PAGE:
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How Well Do You Know Your ‘Girls’ (Breasts)?

This is an amazing campaign that the Susan G. Komen and Ad Council have partnered on to help African American women know their ‘girls’ (breasts).

According to statistics: Black women in America are dying of breast cancer at unacceptable rates – about 40% higher than white women. Black women are more likely to be diagnosed younger and also more likely to be diagnosed at later stages with more aggressive forms of the disease. The Ad Council is working with Susan G. Komen to educate and inspire black women to understand their risk and engage with information and tools that can ultimately promote early detection.

Here is how you can take charge of your life if you are an African American woman who has not implemented any of these steps to their daily life:

No one can control whether or not they get breast cancer–but there’s a lot we can control to keep ourselves, and our breasts, as healthy as possible. Here are five ways to get on top of your breast health and live your healthiest life.

1. Know your risk of breast cancer

The truth is that everyone is at risk of breast cancer–but some of us are at a higher risk than others.

Understanding our risk helps us take better care of our breast health. The best way to do this
is to talk to our doctors about our family health history and other personal risk factors.

2. Know what’s normal for your breasts

The signs of breast cancer are not the same for all women. Our bodies are unique, and so is
what’s normal for our breasts. It’s important for each of us to be aware of how our breasts normally look and feel and take action if something seems off. By seeing a doctor if we ever notice a change in our breasts, we can take charge of our breast health.

3. Get screened for breast cancer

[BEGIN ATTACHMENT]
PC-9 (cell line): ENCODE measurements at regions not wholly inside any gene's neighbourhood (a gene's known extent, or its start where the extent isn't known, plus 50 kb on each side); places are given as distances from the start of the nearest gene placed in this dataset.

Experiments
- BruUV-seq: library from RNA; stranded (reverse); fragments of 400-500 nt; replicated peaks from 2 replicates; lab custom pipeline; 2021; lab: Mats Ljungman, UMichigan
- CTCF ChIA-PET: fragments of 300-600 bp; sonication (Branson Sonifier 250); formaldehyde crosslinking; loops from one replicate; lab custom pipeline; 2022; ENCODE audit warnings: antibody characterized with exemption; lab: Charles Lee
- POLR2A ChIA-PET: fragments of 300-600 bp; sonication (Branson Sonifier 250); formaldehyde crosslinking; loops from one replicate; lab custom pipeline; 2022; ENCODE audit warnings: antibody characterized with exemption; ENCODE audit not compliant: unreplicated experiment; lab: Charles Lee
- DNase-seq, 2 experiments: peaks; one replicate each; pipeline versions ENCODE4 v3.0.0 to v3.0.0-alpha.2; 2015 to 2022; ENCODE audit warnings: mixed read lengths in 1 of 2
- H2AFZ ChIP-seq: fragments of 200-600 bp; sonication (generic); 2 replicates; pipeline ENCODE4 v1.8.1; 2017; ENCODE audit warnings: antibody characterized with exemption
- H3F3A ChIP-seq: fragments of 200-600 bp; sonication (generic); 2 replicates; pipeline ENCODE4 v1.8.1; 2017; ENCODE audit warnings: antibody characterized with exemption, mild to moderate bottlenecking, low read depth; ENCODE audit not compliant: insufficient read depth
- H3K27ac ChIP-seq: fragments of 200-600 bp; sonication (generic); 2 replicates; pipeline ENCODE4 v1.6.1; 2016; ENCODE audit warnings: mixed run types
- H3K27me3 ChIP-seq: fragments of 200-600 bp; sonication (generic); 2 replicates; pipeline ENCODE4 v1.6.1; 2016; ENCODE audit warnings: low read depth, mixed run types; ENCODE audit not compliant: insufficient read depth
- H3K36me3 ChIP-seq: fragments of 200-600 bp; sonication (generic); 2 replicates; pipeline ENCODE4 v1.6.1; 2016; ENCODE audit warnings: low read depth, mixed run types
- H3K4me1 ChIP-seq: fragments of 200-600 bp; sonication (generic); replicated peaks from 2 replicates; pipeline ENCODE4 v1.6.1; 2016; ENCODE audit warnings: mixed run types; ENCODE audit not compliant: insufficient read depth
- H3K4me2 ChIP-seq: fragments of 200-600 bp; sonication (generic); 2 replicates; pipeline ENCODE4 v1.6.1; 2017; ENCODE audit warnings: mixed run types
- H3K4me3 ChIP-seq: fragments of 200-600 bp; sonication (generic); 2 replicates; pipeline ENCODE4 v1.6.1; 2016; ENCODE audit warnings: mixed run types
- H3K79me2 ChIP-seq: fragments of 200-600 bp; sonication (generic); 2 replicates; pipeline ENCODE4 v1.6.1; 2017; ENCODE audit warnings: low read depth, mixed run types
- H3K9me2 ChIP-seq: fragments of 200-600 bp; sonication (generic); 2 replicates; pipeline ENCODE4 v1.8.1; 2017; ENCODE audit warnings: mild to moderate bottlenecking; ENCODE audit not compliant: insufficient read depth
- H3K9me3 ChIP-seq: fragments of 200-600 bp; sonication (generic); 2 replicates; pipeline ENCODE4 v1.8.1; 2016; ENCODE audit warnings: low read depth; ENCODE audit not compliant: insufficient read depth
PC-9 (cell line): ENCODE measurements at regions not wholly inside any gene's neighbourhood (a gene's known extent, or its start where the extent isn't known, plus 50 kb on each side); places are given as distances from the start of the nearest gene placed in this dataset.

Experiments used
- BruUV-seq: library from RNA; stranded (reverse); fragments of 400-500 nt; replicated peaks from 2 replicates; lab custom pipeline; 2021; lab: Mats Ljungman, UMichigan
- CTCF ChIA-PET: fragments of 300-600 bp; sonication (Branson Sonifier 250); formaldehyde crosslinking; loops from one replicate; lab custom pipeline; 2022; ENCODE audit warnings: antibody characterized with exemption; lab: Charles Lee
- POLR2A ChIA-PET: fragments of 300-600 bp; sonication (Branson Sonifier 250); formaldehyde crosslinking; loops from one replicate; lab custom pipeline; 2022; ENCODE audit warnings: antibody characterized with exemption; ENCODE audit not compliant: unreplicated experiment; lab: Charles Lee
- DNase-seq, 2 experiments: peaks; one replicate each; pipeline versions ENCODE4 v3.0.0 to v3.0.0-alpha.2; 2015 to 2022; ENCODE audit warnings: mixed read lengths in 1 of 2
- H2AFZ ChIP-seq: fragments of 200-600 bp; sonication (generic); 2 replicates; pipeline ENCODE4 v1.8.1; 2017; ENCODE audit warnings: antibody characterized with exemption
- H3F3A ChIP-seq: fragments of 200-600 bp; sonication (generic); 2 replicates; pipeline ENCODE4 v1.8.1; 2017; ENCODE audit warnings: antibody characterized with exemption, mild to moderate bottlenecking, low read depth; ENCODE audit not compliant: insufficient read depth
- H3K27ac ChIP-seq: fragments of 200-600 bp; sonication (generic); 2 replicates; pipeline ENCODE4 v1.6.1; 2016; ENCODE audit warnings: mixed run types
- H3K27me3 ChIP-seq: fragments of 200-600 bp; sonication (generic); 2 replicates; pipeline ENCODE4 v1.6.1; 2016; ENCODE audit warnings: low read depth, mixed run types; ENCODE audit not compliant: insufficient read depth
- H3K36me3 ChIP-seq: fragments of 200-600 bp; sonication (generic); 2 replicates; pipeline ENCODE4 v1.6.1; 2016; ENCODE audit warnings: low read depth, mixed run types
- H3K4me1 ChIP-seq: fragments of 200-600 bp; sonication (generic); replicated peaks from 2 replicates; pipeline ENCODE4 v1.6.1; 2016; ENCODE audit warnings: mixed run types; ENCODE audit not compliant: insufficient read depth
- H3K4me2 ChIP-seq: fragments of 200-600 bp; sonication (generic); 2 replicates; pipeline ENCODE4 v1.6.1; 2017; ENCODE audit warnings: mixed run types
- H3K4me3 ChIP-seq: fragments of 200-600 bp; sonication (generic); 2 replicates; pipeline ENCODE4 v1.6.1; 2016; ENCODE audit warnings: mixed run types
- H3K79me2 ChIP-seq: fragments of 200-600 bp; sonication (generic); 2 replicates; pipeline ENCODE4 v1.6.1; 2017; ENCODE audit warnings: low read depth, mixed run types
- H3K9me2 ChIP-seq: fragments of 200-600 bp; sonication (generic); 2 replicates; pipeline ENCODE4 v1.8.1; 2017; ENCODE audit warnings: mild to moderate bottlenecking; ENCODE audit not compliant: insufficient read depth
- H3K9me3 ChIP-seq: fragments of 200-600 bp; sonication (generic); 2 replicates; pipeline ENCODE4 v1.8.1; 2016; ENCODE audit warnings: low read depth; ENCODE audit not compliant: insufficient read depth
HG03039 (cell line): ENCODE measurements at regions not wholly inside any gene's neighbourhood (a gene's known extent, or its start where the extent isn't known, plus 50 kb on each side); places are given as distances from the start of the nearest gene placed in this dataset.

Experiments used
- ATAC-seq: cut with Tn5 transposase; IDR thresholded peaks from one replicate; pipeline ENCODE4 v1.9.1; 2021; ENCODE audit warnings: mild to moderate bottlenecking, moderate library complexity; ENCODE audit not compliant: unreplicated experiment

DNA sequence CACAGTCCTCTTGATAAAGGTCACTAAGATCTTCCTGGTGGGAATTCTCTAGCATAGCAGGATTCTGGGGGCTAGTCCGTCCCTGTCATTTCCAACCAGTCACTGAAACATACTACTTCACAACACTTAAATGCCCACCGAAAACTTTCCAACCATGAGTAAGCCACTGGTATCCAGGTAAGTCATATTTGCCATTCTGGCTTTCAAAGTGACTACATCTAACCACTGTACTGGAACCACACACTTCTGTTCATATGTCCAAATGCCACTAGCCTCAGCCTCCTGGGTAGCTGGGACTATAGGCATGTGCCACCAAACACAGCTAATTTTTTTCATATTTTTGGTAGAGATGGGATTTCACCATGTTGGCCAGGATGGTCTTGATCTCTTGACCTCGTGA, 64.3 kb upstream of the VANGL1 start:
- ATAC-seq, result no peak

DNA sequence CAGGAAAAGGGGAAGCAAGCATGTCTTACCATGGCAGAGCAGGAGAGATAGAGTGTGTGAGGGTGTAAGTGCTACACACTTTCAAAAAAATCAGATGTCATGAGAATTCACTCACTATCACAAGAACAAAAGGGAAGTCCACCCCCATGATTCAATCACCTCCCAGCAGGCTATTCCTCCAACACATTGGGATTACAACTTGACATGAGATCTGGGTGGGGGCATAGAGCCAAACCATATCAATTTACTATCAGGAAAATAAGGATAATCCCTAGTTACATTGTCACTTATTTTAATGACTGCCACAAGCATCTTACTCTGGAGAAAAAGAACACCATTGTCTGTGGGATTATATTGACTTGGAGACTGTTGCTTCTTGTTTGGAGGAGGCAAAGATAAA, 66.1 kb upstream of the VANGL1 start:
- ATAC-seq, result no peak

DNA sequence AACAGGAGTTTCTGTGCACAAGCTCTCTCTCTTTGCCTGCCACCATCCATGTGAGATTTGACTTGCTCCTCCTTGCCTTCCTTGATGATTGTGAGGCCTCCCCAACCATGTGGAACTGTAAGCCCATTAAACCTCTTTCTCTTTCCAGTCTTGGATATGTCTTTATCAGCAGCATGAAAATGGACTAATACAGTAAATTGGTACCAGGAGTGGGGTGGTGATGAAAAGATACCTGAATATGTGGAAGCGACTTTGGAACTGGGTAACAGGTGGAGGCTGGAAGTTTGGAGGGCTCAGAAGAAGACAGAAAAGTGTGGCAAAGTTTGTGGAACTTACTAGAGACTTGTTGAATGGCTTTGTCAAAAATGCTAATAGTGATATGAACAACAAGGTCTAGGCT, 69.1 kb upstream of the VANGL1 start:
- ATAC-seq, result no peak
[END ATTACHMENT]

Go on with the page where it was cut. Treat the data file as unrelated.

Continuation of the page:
Here’s one thing we know about breast cancer: The earlier you find it and get effective treatment, the more likely you are to survive. Screening tests are the only way to find breast cancer even before it causes early signs or symptoms. The best way to figure out when and how often to get screened is to talk to a doctor about your personal risk factors.

4. Make lifestyle choices to reduce your breast cancer risk

There are so many reasons to make your health a priority. You’ll feel better. You’ll be better able to take care of all the things–and people–that need your attention. And you’ll decrease your risk of different types of cancer and other health conditions. When it comes to breast cancer specifically, there are a few things everyone can do to reduce their risk.

5. Be your own best advocate
Let’s be real–not all of us feel comfortable going to the doctor. But if we want to live our best
lives and stay on top of our health–including our breast health–it’s necessary. Fortunately, there are ways to feel more comfortable and be your own best advocate. Try these tips with your doctor to make sure you get the care you deserve.

There are so many things in this life we can’t control. We owe it to ourselves, and the people who love us, to take charge of the things we can.

If you are an African American woman, start today by visiting this link.

Photo & content credit: Knowyourgirls.org

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